Ceramics have been used by man for thousands of years and will continue to be used into the future, thanks to their many properties. These materials are resistant to many forms of damage including, perhaps most importantly, damage from heat, and this is why many want to use it in technologies such as gas turbine engines and hypersonic jets. Before they can be though, researchers have to better understand how ceramics stand up under load, which is what those at Berkeley Lab are making possible.
The composite ceramics of the future are going to be used in situations with high pressure and high heat, and while they may not easily develop large cracks, small ones, just a micron in size, can be big trouble. Testing them under those extreme conditions is not easy though, because few other materials can survive them, but researchers at Berkeley Lab have found a way to do so. With a special rig connected to the Advanced Light Source, the researchers are able to perform X-ray tomography on the ceramics when they are exposed to temperatures as high as 1750 ºC and are under load.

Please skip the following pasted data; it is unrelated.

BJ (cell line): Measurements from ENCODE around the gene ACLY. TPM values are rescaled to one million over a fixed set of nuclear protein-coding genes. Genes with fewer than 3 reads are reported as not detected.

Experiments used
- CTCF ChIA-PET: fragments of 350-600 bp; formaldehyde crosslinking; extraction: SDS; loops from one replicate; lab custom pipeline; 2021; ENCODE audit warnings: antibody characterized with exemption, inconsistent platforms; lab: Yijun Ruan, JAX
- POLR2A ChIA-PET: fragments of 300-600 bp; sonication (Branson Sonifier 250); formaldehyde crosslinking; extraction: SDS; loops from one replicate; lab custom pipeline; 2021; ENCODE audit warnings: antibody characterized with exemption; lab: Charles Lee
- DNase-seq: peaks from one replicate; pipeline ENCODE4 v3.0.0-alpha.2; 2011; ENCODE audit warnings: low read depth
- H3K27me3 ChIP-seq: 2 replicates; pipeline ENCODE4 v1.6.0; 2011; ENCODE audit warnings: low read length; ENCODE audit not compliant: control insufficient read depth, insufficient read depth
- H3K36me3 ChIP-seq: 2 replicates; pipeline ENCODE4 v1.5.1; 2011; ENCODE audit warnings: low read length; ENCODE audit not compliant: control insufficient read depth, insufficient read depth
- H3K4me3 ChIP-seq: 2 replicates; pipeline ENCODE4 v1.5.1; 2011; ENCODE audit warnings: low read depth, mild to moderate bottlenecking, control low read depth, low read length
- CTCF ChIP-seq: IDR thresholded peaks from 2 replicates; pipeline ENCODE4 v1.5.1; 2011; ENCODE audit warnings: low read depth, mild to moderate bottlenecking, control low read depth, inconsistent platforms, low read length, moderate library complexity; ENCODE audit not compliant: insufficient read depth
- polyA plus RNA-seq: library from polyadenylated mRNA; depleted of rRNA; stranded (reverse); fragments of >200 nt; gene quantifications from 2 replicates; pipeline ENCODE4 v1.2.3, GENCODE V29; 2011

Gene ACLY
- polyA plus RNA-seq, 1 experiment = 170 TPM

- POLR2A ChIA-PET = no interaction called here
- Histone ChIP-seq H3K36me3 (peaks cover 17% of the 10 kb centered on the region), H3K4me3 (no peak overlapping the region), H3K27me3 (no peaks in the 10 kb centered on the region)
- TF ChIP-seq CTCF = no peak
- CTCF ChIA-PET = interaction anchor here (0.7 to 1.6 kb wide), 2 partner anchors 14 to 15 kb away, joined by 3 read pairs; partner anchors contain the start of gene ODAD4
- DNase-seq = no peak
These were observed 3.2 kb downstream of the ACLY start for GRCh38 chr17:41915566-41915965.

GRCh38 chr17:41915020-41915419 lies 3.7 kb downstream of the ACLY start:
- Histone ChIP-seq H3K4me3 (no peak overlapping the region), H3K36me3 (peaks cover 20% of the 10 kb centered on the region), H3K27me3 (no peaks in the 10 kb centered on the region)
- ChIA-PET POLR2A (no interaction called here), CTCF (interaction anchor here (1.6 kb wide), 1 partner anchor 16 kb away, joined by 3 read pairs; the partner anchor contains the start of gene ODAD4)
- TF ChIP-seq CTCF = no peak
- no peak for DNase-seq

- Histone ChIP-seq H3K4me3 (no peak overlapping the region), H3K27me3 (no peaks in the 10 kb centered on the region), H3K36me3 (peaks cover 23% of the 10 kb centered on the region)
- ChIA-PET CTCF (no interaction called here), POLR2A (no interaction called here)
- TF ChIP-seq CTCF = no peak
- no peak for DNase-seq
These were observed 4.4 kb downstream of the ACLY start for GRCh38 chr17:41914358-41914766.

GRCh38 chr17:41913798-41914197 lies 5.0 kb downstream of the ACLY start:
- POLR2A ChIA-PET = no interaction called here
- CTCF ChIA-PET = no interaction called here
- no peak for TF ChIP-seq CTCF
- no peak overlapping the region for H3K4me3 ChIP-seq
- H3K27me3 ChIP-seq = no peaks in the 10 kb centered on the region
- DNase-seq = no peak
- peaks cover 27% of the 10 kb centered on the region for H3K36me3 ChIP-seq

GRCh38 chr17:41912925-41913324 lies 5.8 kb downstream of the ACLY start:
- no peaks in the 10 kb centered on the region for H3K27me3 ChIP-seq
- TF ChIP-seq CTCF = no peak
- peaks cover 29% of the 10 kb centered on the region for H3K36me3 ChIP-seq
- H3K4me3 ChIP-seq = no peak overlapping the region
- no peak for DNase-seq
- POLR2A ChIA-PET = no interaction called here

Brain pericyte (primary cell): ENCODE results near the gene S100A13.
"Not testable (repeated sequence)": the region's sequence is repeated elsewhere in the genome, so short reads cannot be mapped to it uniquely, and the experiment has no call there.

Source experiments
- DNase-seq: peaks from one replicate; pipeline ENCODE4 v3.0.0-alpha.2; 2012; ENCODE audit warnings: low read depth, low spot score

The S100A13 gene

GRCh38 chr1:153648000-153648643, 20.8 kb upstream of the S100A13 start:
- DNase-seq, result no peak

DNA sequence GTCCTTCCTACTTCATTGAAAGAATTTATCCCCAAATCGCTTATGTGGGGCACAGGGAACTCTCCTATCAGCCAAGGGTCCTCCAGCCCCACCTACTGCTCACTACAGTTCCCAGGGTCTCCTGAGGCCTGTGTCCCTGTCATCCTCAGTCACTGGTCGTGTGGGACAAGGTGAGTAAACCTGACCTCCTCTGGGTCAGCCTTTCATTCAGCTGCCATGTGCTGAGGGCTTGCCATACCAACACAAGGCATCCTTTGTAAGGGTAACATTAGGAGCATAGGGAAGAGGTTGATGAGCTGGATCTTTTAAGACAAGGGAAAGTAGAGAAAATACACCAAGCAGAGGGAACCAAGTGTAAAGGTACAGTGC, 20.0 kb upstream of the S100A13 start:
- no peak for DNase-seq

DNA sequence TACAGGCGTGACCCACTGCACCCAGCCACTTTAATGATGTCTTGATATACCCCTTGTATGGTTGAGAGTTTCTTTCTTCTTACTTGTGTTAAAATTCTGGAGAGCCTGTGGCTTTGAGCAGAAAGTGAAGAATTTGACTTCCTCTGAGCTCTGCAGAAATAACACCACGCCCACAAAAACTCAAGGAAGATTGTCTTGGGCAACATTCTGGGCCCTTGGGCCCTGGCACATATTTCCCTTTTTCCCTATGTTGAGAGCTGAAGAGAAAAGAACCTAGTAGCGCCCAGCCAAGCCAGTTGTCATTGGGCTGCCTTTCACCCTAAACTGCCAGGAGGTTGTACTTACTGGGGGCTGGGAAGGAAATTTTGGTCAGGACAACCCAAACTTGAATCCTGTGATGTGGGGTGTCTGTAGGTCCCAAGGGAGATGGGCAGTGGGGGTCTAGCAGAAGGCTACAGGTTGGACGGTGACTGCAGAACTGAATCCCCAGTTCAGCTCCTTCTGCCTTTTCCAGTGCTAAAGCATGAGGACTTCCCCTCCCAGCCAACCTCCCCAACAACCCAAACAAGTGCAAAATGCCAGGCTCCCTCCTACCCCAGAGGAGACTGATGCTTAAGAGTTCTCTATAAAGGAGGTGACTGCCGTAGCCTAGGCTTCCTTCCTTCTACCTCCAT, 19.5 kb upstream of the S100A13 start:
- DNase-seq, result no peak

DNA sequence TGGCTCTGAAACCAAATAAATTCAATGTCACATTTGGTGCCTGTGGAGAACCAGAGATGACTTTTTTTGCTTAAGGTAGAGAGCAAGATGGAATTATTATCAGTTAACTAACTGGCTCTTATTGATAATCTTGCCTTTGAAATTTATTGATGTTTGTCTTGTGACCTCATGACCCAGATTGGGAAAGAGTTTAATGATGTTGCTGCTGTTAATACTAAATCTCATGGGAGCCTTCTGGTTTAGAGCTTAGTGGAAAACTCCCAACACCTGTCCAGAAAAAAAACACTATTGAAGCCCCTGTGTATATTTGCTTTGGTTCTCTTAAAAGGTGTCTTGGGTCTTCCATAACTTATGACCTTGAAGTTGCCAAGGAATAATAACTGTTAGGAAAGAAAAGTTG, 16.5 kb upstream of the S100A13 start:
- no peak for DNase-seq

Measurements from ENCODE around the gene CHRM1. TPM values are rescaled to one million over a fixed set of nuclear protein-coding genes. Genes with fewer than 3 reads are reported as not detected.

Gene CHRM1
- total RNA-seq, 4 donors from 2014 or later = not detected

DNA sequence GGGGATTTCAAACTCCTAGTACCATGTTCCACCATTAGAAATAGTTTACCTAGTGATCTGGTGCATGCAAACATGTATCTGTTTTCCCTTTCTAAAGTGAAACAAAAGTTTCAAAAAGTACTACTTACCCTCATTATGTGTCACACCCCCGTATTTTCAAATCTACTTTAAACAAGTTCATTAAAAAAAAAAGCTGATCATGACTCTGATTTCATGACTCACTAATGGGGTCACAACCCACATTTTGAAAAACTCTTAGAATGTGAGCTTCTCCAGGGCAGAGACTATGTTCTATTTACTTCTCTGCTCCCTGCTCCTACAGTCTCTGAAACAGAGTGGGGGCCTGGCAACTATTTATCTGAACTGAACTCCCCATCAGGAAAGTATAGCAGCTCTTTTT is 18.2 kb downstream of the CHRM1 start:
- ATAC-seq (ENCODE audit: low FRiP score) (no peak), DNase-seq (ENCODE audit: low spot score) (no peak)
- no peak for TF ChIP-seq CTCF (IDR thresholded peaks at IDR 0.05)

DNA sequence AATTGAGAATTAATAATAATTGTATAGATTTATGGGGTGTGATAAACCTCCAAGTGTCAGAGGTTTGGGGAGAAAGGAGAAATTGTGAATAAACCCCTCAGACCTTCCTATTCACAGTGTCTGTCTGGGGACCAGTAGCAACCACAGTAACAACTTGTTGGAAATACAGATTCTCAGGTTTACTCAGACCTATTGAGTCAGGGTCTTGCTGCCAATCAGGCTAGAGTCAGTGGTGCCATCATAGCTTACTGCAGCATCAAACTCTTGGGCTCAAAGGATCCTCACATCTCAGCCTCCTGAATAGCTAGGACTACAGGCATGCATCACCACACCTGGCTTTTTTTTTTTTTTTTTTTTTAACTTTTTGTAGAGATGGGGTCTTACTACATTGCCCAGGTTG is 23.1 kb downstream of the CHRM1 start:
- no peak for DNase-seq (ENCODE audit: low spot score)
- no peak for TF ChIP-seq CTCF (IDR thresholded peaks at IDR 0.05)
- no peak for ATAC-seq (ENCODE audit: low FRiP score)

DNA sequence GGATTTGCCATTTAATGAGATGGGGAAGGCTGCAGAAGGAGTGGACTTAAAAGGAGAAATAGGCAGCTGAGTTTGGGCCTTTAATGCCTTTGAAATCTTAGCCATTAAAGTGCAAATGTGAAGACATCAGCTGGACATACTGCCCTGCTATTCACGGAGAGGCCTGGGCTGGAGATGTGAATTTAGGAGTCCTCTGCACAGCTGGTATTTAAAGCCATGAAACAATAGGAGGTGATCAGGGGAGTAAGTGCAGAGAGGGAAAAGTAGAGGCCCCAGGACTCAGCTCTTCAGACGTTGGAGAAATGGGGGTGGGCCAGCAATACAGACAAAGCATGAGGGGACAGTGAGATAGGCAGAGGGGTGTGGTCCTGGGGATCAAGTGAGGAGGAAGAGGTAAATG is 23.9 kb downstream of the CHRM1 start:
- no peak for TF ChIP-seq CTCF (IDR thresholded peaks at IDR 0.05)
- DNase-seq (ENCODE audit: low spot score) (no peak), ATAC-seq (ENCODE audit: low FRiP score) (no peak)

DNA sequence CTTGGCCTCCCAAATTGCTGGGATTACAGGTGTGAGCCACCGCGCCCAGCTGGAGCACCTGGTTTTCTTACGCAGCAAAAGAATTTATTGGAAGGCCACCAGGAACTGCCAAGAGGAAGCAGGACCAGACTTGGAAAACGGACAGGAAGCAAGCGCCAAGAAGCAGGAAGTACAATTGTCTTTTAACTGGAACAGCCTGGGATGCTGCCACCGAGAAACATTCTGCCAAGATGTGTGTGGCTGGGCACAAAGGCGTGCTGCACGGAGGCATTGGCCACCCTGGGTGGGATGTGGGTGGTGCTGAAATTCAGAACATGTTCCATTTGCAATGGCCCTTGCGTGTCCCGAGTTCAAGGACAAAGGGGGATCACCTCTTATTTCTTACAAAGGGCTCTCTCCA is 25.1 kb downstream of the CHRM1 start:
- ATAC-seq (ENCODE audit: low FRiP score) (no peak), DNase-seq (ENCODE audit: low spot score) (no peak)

This research could revolutionize ceramic composites as it enables direct observations to be made of the materials while they are being stressed, noninvasively. Such an ability makes it perfect for testing and creating models of how composite ceramics fracture.